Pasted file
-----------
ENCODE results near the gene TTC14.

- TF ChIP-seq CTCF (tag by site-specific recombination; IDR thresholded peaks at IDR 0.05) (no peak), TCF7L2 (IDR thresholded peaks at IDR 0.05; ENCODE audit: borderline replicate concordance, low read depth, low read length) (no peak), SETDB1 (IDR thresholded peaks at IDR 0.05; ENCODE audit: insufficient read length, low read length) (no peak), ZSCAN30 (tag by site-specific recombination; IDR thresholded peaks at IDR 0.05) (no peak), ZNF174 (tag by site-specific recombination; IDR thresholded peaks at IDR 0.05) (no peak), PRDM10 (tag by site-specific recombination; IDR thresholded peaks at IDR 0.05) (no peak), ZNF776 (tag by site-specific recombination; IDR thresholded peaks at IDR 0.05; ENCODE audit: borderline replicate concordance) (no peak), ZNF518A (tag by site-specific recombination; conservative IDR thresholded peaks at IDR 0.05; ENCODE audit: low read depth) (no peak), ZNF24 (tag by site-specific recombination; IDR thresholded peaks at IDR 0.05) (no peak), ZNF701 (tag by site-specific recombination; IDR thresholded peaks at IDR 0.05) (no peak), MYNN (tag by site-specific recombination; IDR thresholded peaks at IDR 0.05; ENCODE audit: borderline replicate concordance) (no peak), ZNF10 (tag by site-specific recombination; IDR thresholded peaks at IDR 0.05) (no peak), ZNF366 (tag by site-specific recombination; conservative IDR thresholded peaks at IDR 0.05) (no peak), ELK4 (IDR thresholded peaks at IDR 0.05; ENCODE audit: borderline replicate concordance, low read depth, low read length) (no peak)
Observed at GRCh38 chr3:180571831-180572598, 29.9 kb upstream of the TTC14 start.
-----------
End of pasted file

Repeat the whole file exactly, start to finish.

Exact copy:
ENCODE results near the gene TTC14.

- TF ChIP-seq CTCF (tag by site-specific recombination; IDR thresholded peaks at IDR 0.05) (no peak), TCF7L2 (IDR thresholded peaks at IDR 0.05; ENCODE audit: borderline replicate concordance, low read depth, low read length) (no peak), SETDB1 (IDR thresholded peaks at IDR 0.05; ENCODE audit: insufficient read length, low read length) (no peak), ZSCAN30 (tag by site-specific recombination; IDR thresholded peaks at IDR 0.05) (no peak), ZNF174 (tag by site-specific recombination; IDR thresholded peaks at IDR 0.05) (no peak), PRDM10 (tag by site-specific recombination; IDR thresholded peaks at IDR 0.05) (no peak), ZNF776 (tag by site-specific recombination; IDR thresholded peaks at IDR 0.05; ENCODE audit: borderline replicate concordance) (no peak), ZNF518A (tag by site-specific recombination; conservative IDR thresholded peaks at IDR 0.05; ENCODE audit: low read depth) (no peak), ZNF24 (tag by site-specific recombination; IDR thresholded peaks at IDR 0.05) (no peak), ZNF701 (tag by site-specific recombination; IDR thresholded peaks at IDR 0.05) (no peak), MYNN (tag by site-specific recombination; IDR thresholded peaks at IDR 0.05; ENCODE audit: borderline replicate concordance) (no peak), ZNF10 (tag by site-specific recombination; IDR thresholded peaks at IDR 0.05) (no peak), ZNF366 (tag by site-specific recombination; conservative IDR thresholded peaks at IDR 0.05) (no peak), ELK4 (IDR thresholded peaks at IDR 0.05; ENCODE audit: borderline replicate concordance, low read depth, low read length) (no peak)
Observed at GRCh38 chr3:180571831-180572598, 29.9 kb upstream of the TTC14 start.